The Essential James Bond

By Duane Bergeron 


For over 50 years, the name has been Bond....James Bond. This franchise has thrilled and entertained audiences worldwide in ways few motion picture properties has been able to do. This is not just a retrospective but a basic analysis of what the British superspy has accomplished in the past five decades. 

The renewed interest in Bond came about due to the success of Spectre. This 24th installment is one of the major hits in the Christmas film season of 2015. To date, Spectre has grossed over $191 million domestically and $691 million worldwide. What has enabled Bond to endure was "modernizing" the character. Though the results are impressive, history's most successful chapter in this series is Skyfall. Released in 2012, Skyfall earned over $304 million in North America and over a billion all over the planet. Needless to say, the box office returns will make sure there are future stories to be released. 

But, the legend of Bond goes far beyond just box office revenues. For something that has endured this long, there is much more than recent accolades. Bond was arguably the first cinematic franchise to bring spectacle and large-scale to audiences everywhere. His adventures pushed the level of special effects to the limit long before Star Wars showed up. There is more to be touched upon. This will cover as much as possible how James Bond created legions of fans far in advance of the fanbases attached to the blockbuster film properties of the present day.

From the Novels...

Originally a literary creation of British author Ian Fleming, Bond was the hero of several novels that have been transformed into on-screen success stories. Bond is an agent of the British Secret Service, also referred to as MI-6. He and several agents belong to the "00" class, meaning they are the best of the best in the agency. His designation is 007. Also, each 00 agent is given by MI-6 a "license to kill." For those who have not figured it out yet, it simply means Bond and his fellow agents do not have to deal with rules on whether to use deadly force or not in the act of self defense. If threatened an agent can shoot and ask questions later. It helps to make judgment calls like that much easier. He is supervised by M, his "control," and aided by Q, the agency head of weapons and scientific development. Obviously, that is where the gadgets came from. Bond does not have a personal life per se but has his moments with the flirtatious Miss Moneypenny, M's secretary. 

Interestingly enough, the very concept of the license to kill just mentioned was used as the basis for the 1989 feature with the same name. It was the second and last movie to feature Timothy Dalton. It was also one of the weakest chapters in the Bond continuity. Dalton's first outing was 1987's The Living Daylights. It was better than its follow-up. After License to Kill, there were no 007 features until 1995 with Golden Eye, the first appearance of Pierce Brosnan. The actor would do three more culminating with Die Another Day in 2002. Some have considered Brosnan the best of the modern Bonds and gave the role a treatment which has been considered favorably with Connery.

To the First Movie

The first appearance of James Bond theatrically was in 1962's Doctor No. It was the 007 debut of actor Sean Connery, who was unknown at the time. After the film's release that changed fast. The results were immediate and far reaching. Doctor No was influential in not only setting the tone for what was to come, it even established a "spy" fad that lasted the bulk of the 1960s. The fad came up with parodies, and a lot of imitations such as Dean Martin's Matt Helm series. Parodies included television knockoffs like Get Smart. Connery's interpretation of the character was so on-target and riveting many fans still consider Connery the best actor to play the part. His successors have had varied degrees of success in being the cinematic Bond but Connery defined the character and that is what those who came later had to compete with. Connery illustrated in an extremely impressive performance the sum and substance of who and what Bond is.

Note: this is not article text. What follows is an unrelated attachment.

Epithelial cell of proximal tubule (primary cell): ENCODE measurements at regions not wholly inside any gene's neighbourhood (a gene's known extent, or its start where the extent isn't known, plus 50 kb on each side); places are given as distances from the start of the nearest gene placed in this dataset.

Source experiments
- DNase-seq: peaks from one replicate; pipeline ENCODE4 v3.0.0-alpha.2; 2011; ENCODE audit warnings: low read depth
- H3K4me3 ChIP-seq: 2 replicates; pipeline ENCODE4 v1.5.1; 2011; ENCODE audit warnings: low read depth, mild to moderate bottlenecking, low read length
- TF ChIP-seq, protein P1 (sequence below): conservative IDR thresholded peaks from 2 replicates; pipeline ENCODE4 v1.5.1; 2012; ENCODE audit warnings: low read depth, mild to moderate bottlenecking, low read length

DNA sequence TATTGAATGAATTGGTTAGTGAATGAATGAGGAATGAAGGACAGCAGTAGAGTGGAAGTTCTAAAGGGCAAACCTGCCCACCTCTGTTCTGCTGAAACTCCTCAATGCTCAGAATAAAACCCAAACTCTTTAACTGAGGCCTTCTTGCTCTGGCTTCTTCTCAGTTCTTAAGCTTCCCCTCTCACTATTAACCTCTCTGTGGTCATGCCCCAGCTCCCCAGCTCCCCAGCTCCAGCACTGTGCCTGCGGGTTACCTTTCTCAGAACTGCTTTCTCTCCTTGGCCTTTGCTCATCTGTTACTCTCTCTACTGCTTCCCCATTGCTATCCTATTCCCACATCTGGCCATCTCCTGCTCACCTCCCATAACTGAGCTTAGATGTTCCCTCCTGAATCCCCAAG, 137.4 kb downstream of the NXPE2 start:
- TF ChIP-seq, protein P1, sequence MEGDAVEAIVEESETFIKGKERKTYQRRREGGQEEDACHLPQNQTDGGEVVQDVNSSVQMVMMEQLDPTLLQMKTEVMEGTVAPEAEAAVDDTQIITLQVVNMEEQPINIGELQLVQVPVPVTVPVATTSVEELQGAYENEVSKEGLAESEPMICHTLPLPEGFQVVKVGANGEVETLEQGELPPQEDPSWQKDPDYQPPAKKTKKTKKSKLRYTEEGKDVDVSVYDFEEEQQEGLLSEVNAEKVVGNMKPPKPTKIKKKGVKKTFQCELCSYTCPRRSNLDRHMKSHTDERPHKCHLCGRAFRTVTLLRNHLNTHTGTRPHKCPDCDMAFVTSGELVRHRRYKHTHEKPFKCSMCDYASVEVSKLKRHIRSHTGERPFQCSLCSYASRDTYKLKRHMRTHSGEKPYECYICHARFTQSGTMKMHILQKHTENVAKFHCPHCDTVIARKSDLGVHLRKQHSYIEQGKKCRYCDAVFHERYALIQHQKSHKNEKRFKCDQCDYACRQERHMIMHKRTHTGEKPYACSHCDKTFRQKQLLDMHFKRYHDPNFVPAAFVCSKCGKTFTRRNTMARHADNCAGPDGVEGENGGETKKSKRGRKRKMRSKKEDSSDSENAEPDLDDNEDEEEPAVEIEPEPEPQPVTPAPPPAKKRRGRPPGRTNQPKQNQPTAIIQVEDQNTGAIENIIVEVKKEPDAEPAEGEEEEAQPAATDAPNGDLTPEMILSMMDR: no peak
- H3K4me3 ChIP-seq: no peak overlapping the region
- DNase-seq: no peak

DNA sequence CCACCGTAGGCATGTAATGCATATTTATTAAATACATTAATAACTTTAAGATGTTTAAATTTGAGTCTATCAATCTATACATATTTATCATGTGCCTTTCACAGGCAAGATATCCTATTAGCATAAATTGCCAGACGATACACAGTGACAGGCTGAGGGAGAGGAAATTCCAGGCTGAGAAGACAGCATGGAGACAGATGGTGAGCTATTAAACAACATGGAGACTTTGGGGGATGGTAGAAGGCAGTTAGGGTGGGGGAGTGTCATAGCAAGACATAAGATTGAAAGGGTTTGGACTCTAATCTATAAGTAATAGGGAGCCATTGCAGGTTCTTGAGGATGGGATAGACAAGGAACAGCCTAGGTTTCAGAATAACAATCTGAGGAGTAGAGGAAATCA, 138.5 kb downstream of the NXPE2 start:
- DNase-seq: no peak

And Here's the Formula That Makes It All Work

The concept was also made popular due to some unique conventions that were concocted during the Connery era. The bulk of them are still in use present day. They are:

1. The Bond Girl

Ever since Ursula Andres showed up in that white bikini when appearing next to Connery in Doctor No, many actresses have come and gone playing the lead female character. Ranging from becoming a love interest to being some kind of professional ally on a mission, the actresses who had that distinction belong to an elite sorority. Over time, they have taxed the imaginations of male viewers and motivated female viewers to wish they could be like them. Many actresses would audition for the female lead when casting was taking place knowing such a role is a major boost for their careers. Yet, some of those who were a Bond girl have disappeared and never appeared on-camera again. It's true fame can be fleeting.

Poor Tanya Roberts.

Poor Tanya Roberts.

2. The Bond Gadgets

This has been around ever since the second feature, From Russia With Love in 1963. The late Desmond Llewelyn played Q with such relish. He performed the role for every Bond film since his last appearance, which was in The World Is Not Enough in 1999. Llewelyn was not cast as Q in Live and Let Die in 1973. And of course, he started with the gizmos in From Russia With Love. The gadgetry kept up with technology as time went on. Whether it was the Aston-Martin which was armed like a tank or a watch that had several handy features Q kept Bond armed with the best field equipment his department could produce. Llewelyn also was such a superb actor he was able to trade zingers and other remarks with the Bond character effortlessly which each one that came and went.